1. Falko – when you speak.of foreign collaborators, do you mean mostly collaborators from EU, USA etc? I’m wondering if international collaboration between developing countries would improve our research. I know of some collaborations of this sort, but I’m wondering how much more common they could be.

    Great post, by the way!

    • Thanks Pavel – I was referring to collaborators from the EU/UK/USA.

      Your question got me thinking though. I suspect that the choice of collaborators is a combination reputation and access to funding. I know that many European countries have research grants specifically for collaboration with developing countries, which is one reason why these collaborations are more sought after.

      While the intention of these programs is good, they don’t always work as intended. For example, I once withdrew from applying for one of these grants because even though I had written the proposal and would lead the project, the funding would be awarded to the European partner institution who were considered as the senior partners.

      I also know of South Africans who have built their careers on collaborations with other African countries. They get large grants from places like the UN or the African Union, but these projects are usually for teaching and capacity building, not research.

      One thing that we should perhaps chat about are these new multilateral grants specifically for BRICS countries (a call is currently open). I definitely see the potential value of a cross-continent studies between South Africa and Brazil (especially in the more temperate southern parts of Brazil, which would be more comparable to SA).

      This also reminded me of my favourite excerpt from the Origin of the Species: “We cannot maintain that such species have been created alike, in correspondence with the nearly similar physical conditions of the areas; for if we compare, for instance, certain parts of South America with parts of South Africa or Australia, we see countries closely similar in all their physical conditions, with their inhabitants utterly dissimilar.”

      • Cross-continental studies would be quite interesting! I know of a nice paper which studied African and Australian grassland. Got me thinking of something assessing South-American, African, Australian and Asian savannas…

        In Brazil it’s quite common for PhD students to spend some time abroad, mostly to analyze data and write manuscripts; we call it a sandwich PhD. Well, some people also collect data – I collected data in the Canadian tundra and have friends who collected data in Hawaii and in saltmarshes in the UK. But mostly we collect all data here. Do you have anything similar in South Africa?

        Ah, and just out of curiosity: Do you wear protection against snakes in the field? Here we always wear leather gaiters or rubber boots, so that a snake can’t bite our ankles. In all my years of fieldwork no snake ever tried, though – and I did pass quite near a few of them.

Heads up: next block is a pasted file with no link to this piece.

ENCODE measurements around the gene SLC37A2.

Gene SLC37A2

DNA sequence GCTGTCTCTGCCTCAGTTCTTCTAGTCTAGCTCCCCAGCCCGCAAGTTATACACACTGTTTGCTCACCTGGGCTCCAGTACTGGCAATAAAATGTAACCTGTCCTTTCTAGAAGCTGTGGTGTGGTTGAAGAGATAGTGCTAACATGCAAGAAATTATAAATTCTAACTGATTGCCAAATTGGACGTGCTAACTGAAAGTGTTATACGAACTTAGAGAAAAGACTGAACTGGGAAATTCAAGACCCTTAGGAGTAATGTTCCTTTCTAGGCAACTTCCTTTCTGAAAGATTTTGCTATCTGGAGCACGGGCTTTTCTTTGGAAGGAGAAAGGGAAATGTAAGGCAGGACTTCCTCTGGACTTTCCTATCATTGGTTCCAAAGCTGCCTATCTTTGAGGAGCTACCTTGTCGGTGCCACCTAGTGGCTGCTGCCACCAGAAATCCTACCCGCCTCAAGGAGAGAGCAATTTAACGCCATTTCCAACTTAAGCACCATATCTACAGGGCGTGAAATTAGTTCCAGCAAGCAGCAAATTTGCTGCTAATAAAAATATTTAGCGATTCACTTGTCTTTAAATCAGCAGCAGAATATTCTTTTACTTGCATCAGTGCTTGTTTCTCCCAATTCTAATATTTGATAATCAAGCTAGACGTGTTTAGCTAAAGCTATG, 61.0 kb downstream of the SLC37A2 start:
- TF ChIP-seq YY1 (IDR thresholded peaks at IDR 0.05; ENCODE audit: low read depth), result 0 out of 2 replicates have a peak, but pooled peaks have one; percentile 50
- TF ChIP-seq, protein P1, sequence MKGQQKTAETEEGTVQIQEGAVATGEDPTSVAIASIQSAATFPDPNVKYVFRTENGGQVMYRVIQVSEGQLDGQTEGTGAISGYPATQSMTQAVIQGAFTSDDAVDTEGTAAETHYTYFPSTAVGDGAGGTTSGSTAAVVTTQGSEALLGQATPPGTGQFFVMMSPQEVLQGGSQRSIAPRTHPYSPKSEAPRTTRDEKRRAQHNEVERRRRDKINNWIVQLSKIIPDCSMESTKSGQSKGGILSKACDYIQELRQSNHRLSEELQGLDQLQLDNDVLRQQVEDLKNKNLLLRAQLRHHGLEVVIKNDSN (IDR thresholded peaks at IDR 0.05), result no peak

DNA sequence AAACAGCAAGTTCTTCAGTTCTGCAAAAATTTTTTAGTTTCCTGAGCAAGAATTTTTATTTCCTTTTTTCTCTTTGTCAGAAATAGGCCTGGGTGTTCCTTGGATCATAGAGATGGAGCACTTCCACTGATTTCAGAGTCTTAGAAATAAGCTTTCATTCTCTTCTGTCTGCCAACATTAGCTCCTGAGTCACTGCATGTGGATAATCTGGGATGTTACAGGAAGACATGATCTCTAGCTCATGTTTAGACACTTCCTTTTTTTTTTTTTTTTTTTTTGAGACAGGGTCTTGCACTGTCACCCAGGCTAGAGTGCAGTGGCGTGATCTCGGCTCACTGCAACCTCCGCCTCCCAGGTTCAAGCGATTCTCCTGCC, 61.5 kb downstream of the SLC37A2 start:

2. Hi Falko, great post, I’m sure its challenging to more or less be on your own. The bright side – potentially – is that by shear lack of ecologists you are a leader in the field and may have a great opportunity to shape its future in your country.

    But really I wanted to ask about something more mundane. Do you work frequently around life-threatening fauna? If so, how do you protect yourself? I’ve worked in grizzly country here in North America. We used shotguns with slugs, but fortunately never had to fire the weapons.

    • Thank Jim – short answer, no, I personally don’t work around life-threatening fauna. The scariest animals I’ve come across during field work were snakes like puff adders and rinkhals (ring-necked spitting cobra). But they are pretty harmless if you keep your distance.

      Most of the dangerous large game species are limited to protected areas, so access for researchers is highly controlled.

      As far as I know, researchers won’t get permission to enter areas with dangerous game unless they accompanied by an armed qualified ranger or are qualified rangers themselves. I know very little about firearms, but the qualified rangers carry high-caliber rifles (the intention is to kill, not scare off).

      • Thanks, Falco. An armed guide! Cool. In grizzly country (the Canadian Rockies or Alaska) people make different choices – some carry pepper spray and others carry weapons. Either way its kind of a pain. But scientists have been seriously injured in attacks so its a serious matter.

        I’ve also worked in rattlesnake country but I don’t find them too troublesome.

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  6. Thanks for this article.
    The funny thing is that i found it by searching “South African Ecology” in google.
    You were on page 1. It really give echo to your point…

    I’m looking for a source of data relative to South Africa ecology, and especially about the evolution of the use of the lands since 1900. I would find details about the part of land been used for culture / livestock, and “free land” availability for wildlife. Is there a map of the current situation, that show current lands usages ?

    Thanks a lot!

  7. Pingback: Ask us anything: how can ecologists from developing countries be competitive on the international academic job market? | Dynamic Ecology